SINGAPORE (April 7): The South Korean won and Taiwan dollar dropped to three-week lows against the US dollar on Friday, as investors turned to safe-haven assets after the United States launched cruise missiles against an airbase in Syria.
US President Donald Trump said on Thursday he ordered missile strikes against a Syrian airfield from which a deadly chemical weapons attack was launched.
The news triggered selling of riskier assets and emerging market currencies, analysts said.
"The initial reaction was a risk-off, but it's not as if such moves are getting worse and worse," said Masashi Murata, currency strategist for Brown Brothers Harriman in Tokyo.
The South Korean won briefly weakened to as low as 1,140.0 per US dollar, its lowest level in more than three weeks. It later pared most of its losses and was last down about 0.1% at 1,133.80.
The Taiwan dollar also hit a three-week low of 30.700, and was last down 0.2% at 30.627.
Other Asian currencies were little changed with the exception of the Indian rupee, which touched its highest level in about 20 months.
The rupee's gains came after India's central bank surprised markets on Thursday by raising a secondary rate while holding the key rate steady. The move was aimed at helping mop up liquidity, signalling the central bank's growing worries about a potential spike in inflation.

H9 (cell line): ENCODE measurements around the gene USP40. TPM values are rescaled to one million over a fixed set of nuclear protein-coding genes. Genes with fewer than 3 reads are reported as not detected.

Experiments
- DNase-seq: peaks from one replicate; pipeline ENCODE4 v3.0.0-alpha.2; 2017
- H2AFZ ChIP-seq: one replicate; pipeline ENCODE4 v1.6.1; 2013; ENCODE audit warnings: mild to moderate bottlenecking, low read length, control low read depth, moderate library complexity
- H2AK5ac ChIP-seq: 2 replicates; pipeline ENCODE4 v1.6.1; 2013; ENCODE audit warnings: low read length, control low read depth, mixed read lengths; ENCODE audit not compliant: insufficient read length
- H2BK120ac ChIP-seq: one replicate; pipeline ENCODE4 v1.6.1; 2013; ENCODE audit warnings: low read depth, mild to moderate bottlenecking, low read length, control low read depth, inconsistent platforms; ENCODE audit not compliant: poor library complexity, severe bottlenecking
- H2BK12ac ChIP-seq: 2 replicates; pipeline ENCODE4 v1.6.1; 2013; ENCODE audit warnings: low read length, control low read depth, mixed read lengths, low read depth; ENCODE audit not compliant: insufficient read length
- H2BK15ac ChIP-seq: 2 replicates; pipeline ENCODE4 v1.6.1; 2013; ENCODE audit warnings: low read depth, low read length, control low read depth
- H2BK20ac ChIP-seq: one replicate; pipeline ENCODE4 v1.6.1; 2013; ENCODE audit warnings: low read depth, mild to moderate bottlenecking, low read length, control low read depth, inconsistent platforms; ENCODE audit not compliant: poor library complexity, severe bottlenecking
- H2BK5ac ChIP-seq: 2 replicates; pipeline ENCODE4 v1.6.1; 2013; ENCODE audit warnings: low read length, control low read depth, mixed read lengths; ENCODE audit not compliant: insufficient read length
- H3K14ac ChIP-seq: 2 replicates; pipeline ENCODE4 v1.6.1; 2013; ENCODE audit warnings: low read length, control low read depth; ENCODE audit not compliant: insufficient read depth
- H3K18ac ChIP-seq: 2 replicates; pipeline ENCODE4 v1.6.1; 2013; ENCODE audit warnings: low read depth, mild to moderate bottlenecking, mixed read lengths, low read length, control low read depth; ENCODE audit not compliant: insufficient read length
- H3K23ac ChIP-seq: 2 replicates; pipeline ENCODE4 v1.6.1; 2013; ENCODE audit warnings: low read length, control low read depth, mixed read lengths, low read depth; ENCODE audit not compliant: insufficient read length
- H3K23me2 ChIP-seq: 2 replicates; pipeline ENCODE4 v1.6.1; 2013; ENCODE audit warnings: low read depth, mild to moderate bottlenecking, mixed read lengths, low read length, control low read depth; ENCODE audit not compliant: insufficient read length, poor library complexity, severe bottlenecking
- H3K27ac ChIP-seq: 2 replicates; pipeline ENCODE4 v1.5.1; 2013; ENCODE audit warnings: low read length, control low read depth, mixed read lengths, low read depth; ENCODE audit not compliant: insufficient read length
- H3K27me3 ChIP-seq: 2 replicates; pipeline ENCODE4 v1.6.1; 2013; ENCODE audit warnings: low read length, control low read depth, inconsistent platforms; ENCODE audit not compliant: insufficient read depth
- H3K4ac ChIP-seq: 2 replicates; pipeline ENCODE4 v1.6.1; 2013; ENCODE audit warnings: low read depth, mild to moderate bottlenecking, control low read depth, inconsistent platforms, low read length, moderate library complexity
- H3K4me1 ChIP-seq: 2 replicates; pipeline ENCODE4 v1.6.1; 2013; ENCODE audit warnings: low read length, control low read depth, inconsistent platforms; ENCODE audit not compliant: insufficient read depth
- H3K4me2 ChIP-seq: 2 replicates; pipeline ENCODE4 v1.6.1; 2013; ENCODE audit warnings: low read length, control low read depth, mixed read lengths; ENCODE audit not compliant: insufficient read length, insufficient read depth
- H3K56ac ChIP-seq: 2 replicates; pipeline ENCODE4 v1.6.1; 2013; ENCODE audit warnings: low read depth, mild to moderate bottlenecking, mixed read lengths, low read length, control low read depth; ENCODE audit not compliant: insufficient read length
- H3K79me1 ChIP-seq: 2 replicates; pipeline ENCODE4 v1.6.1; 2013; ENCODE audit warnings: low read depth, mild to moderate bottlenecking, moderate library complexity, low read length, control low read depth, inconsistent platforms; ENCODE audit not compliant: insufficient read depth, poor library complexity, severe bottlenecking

The rupee rose to as high as 64.32 per US dollar, its highest level since August 2015.
SINGAPORE'S MONETARY POLICY
Singapore's central bank is widely expected to keep policy steady next week, with the economy seen on track to meet the official full-year forecast despite an expected contraction in the first quarter.
Eighteen of 19 analysts in a Reuters survey predicted that the Monetary Authority of Singapore (MAS) would keep its exchange-rate based policy unchanged at its semiannual review due on April 13, at 8am (0000 GMT).
The government's advance estimate of first-quarter GDP, due at the same time, is expected to show the city-state's economy shrank 1.9 percent from the previous three months on an annualised basis, according to the median forecast in a Reuters survey.
Investors increased their bullish bets on the Chinese yuan, Singapore dollar and South Korean won in the last two weeks as the US dollar continued to struggle, a Reuters poll showed.
Long positions in the Chinese yuan rose to their highest since July 2015, according to the survey. Bullish bets on the Singapore dollar rose to their highest in a year ahead of the MAS policy decision.
CURRENCIES VS US DOLLAR
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